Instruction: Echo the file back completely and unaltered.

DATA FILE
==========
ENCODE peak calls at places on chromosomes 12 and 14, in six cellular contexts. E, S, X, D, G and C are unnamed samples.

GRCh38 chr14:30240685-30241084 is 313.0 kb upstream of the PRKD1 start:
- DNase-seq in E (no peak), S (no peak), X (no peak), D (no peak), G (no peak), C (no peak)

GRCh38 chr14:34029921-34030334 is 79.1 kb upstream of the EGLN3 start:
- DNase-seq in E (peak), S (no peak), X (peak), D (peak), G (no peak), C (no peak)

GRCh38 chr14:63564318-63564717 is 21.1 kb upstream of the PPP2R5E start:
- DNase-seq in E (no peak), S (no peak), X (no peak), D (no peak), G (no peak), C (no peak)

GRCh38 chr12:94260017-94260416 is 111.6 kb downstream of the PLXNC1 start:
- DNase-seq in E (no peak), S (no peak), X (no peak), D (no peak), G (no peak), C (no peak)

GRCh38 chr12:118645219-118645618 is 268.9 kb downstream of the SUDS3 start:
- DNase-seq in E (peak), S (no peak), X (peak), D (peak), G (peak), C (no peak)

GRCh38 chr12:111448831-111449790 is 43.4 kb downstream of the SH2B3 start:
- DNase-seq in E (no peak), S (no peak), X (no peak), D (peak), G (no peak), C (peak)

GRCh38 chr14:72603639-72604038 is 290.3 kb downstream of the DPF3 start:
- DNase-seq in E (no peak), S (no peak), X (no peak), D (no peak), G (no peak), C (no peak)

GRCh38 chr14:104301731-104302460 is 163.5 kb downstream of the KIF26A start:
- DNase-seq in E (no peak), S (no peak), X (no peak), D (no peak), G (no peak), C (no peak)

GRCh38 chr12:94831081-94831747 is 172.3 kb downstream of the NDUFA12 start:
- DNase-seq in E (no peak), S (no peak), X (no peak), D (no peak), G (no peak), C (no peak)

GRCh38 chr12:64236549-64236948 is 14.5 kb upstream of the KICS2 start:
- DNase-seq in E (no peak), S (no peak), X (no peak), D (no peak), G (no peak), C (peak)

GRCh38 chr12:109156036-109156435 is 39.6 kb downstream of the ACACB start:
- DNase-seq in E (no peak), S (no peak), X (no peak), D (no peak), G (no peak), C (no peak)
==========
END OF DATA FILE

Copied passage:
ENCODE peak calls at places on chromosomes 12 and 14, in six cellular contexts. E, S, X, D, G and C are unnamed samples.

GRCh38 chr14:30240685-30241084 is 313.0 kb upstream of the PRKD1 start:
- DNase-seq in E (no peak), S (no peak), X (no peak), D (no peak), G (no peak), C (no peak)

GRCh38 chr14:34029921-34030334 is 79.1 kb upstream of the EGLN3 start:
- DNase-seq in E (peak), S (no peak), X (peak), D (peak), G (no peak), C (no peak)

GRCh38 chr14:63564318-63564717 is 21.1 kb upstream of the PPP2R5E start:
- DNase-seq in E (no peak), S (no peak), X (no peak), D (no peak), G (no peak), C (no peak)

GRCh38 chr12:94260017-94260416 is 111.6 kb downstream of the PLXNC1 start:
- DNase-seq in E (no peak), S (no peak), X (no peak), D (no peak), G (no peak), C (no peak)

GRCh38 chr12:118645219-118645618 is 268.9 kb downstream of the SUDS3 start:
- DNase-seq in E (peak), S (no peak), X (peak), D (peak), G (peak), C (no peak)

GRCh38 chr12:111448831-111449790 is 43.4 kb downstream of the SH2B3 start:
- DNase-seq in E (no peak), S (no peak), X (no peak), D (peak), G (no peak), C (peak)

GRCh38 chr14:72603639-72604038 is 290.3 kb downstream of the DPF3 start:
- DNase-seq in E (no peak), S (no peak), X (no peak), D (no peak), G (no peak), C (no peak)

GRCh38 chr14:104301731-104302460 is 163.5 kb downstream of the KIF26A start:
- DNase-seq in E (no peak), S (no peak), X (no peak), D (no peak), G (no peak), C (no peak)

GRCh38 chr12:94831081-94831747 is 172.3 kb downstream of the NDUFA12 start:
- DNase-seq in E (no peak), S (no peak), X (no peak), D (no peak), G (no peak), C (no peak)

GRCh38 chr12:64236549-64236948 is 14.5 kb upstream of the KICS2 start:
- DNase-seq in E (no peak), S (no peak), X (no peak), D (no peak), G (no peak), C (peak)

GRCh38 chr12:109156036-109156435 is 39.6 kb downstream of the ACACB start:
- DNase-seq in E (no peak), S (no peak), X (no peak), D (no peak), G (no peak), C (no peak)